NICE backs Ocrevus for PPMS in England – but with caveats
Patients with a severe progressive form of multiple sclerosis will get access to the first licensed treatment for the condition after NICE recommended regular NHS funding for Roche’s Ocrevus, although there are still restrictions on who will receive it.
The cost-effectiveness body had initially said that Ocrevus (ocrelizumab) was too expensive in primary progressive multiple sclerosis (PPMS) in first draft guidance issued last summer.
In that guidance NICE said that the NHS would have to pay between £78,000 and £84,000 for each patient to gain one year of quality life at Roche’s current price, more than double the body’s upper limit of £30,000.
But after agreeing a new confidential pricing deal with Roche, NICE has recommended it for PPMS patients in England.
However it will be restricted to those with early inflammatory disease, and with imaging features characteristic of the disease.
Roche reached the deal after negotiating with NHS England and NICE, and is in further talks with representatives of the devolved NHS systems in Wales and Northern Ireland to make the drug available to PPMS patients in those countries.
The company is also in negotiations with the Scottish Medicines Consortium, which conducts health technology assessments on behalf of the NHS in Scotland.
Roche will also begin a study of Ocrevus to understand the significance of maintaining upper-limb function in people with progressive MS, which could open the door for a broader group of PPMS patients to gain access to the drug.
ORATORIO-HAND will be the first study to use a measure of arm, wrist and hand function as a primary endpoint, acknowledging their importance in maintaining quality of life.
This study will recruit adults with PPMS, including those in a wheelchair and up to 65 years old.
It follows a campaign by patients and doctors, who called for the trial to show that Ocrevus could still be useful for patients once they have become wheelchair bound as the MS progresses.
Because of a lack of clinical data showing the importance of disease-modifying drugs once a patient is wheelchair-bound, health systems such as the NHS withdraw access to them once PPMS patients lose mobility in their legs.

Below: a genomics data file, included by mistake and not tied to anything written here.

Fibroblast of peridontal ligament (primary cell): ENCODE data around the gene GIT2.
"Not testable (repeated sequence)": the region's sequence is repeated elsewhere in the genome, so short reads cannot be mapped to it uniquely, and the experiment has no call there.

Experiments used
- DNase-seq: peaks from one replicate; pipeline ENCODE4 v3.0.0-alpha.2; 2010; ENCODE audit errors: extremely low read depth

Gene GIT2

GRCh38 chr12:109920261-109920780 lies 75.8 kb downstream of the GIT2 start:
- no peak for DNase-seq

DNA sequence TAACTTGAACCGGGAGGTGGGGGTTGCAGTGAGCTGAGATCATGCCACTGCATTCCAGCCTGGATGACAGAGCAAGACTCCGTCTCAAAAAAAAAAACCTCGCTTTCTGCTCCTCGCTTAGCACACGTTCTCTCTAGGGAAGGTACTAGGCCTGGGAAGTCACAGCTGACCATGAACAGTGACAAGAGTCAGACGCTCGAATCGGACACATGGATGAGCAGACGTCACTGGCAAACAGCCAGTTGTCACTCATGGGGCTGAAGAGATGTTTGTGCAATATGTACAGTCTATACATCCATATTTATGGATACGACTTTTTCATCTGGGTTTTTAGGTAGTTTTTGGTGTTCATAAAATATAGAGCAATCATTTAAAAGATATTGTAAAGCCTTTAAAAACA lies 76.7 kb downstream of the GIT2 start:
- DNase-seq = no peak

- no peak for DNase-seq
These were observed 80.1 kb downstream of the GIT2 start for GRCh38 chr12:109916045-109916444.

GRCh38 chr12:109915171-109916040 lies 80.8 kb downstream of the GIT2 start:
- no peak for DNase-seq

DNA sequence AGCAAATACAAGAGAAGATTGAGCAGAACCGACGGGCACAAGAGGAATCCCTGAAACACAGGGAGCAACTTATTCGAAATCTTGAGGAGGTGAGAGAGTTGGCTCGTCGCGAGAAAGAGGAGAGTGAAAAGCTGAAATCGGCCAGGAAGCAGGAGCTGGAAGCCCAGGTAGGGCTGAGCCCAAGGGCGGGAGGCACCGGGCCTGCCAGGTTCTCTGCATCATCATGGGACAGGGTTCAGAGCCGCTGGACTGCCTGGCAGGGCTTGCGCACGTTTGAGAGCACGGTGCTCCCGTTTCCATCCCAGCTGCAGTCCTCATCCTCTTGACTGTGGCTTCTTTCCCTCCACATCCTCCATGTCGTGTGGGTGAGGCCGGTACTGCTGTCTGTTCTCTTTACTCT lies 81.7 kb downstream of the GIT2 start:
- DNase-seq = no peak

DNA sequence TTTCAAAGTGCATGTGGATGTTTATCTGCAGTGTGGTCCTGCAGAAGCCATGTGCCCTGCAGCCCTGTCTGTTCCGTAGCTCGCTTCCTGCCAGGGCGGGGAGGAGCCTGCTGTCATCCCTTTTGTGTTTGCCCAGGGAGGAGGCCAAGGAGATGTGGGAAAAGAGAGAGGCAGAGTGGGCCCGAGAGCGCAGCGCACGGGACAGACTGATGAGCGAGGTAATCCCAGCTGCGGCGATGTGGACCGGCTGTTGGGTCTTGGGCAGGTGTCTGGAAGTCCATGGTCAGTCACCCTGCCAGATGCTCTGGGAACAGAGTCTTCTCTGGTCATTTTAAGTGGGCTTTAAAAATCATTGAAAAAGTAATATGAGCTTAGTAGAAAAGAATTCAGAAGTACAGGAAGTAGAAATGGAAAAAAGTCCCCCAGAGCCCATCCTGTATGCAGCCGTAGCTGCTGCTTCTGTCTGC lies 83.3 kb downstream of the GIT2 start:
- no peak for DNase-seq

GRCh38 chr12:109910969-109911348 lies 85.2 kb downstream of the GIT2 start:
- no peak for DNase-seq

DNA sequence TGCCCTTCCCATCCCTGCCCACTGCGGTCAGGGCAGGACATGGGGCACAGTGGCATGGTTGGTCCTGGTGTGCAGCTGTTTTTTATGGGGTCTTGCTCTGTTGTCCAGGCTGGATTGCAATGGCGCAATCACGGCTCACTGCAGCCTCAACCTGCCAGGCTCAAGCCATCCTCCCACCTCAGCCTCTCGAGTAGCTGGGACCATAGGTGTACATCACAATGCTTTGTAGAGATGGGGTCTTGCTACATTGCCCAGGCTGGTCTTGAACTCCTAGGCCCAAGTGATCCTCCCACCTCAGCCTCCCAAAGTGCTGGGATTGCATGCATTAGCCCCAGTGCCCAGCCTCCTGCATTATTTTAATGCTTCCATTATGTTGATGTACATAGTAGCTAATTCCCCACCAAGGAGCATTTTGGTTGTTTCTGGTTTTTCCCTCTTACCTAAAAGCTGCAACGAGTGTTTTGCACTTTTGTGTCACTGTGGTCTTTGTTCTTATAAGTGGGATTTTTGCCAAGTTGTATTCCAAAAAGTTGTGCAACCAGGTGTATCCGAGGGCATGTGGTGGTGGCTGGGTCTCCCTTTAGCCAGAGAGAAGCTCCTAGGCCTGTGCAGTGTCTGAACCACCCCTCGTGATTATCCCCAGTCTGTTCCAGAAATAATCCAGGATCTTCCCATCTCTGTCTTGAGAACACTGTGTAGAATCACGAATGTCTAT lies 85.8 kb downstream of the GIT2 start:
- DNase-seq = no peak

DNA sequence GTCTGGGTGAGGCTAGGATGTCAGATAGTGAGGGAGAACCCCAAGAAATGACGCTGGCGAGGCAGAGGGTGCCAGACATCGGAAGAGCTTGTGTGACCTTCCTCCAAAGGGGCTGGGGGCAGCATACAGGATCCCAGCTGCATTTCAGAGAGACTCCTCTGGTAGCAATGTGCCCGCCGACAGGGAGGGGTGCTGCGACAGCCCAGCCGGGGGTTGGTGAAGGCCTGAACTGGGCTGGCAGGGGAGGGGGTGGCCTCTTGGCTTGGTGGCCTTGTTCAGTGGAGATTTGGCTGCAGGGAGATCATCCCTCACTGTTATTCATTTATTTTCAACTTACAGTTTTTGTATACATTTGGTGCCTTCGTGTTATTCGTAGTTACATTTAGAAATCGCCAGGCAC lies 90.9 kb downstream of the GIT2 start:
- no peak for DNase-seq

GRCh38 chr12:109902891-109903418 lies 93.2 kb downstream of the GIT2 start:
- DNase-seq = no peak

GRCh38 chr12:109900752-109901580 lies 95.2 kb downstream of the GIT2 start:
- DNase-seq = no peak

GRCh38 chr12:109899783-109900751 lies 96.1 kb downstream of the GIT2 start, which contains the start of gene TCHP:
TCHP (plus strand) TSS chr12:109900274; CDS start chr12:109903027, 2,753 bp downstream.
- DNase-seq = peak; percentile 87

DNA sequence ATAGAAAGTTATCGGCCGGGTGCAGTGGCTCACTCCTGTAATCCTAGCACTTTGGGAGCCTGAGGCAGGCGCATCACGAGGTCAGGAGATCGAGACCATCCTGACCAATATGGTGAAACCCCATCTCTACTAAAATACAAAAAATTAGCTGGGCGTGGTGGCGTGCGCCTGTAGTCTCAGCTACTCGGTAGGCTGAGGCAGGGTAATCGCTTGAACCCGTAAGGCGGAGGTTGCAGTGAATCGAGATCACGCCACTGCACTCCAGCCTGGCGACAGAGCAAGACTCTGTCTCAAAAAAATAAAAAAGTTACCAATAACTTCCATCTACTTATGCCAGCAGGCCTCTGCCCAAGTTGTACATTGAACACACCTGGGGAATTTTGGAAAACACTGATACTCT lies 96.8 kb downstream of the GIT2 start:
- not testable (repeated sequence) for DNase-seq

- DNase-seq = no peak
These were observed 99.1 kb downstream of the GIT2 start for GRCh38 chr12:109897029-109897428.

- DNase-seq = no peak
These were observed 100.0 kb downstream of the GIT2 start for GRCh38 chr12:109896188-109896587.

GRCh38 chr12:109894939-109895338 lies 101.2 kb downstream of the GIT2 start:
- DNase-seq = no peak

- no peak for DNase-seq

MS campaigner Trishna Bharadia said the trial represented a “welcome shift in mindset” about evaluating the needs of people with MS.
“Staying independent for as long as possible is hugely important for people with MS and this trial will offer hope to possibly find ways of being able to do that when people have more advanced disease.”
Following NICE’s rejection of Ocrevus in PPMS, more than 21,000 patients had signed a petition calling for a rethink, and more than 3,000 people raised the issue with their local MP, the MS Society charity said.
Genevieve Edwards, director of external affairs at the MS Society, said: “This is a landmark moment and an incredible victory for the more than 21,000 of us who helped overturn this result. We now want to see everyone who could benefit from ocrelizumab being able to access it, with increased support for MS services to make sure this happens.
“Right now however there isn’t enough evidence to show ocrelizumab can work for everyone, and we know the restrictions will be a massive blow for those who still don’t have any options. We’re driving research to find more and better treatments, and calling for drug trials to more fully address the needs of everyone with MS, until the day we are able to stop it in its tracks.”
Patients with PPMS see their neurological functions steadily worsening, without early relapses or remissions.
Symptoms include muscle weakness, depression, mood swings, paralysis, problems with bowel and bladder control, and sexual dysfunction.
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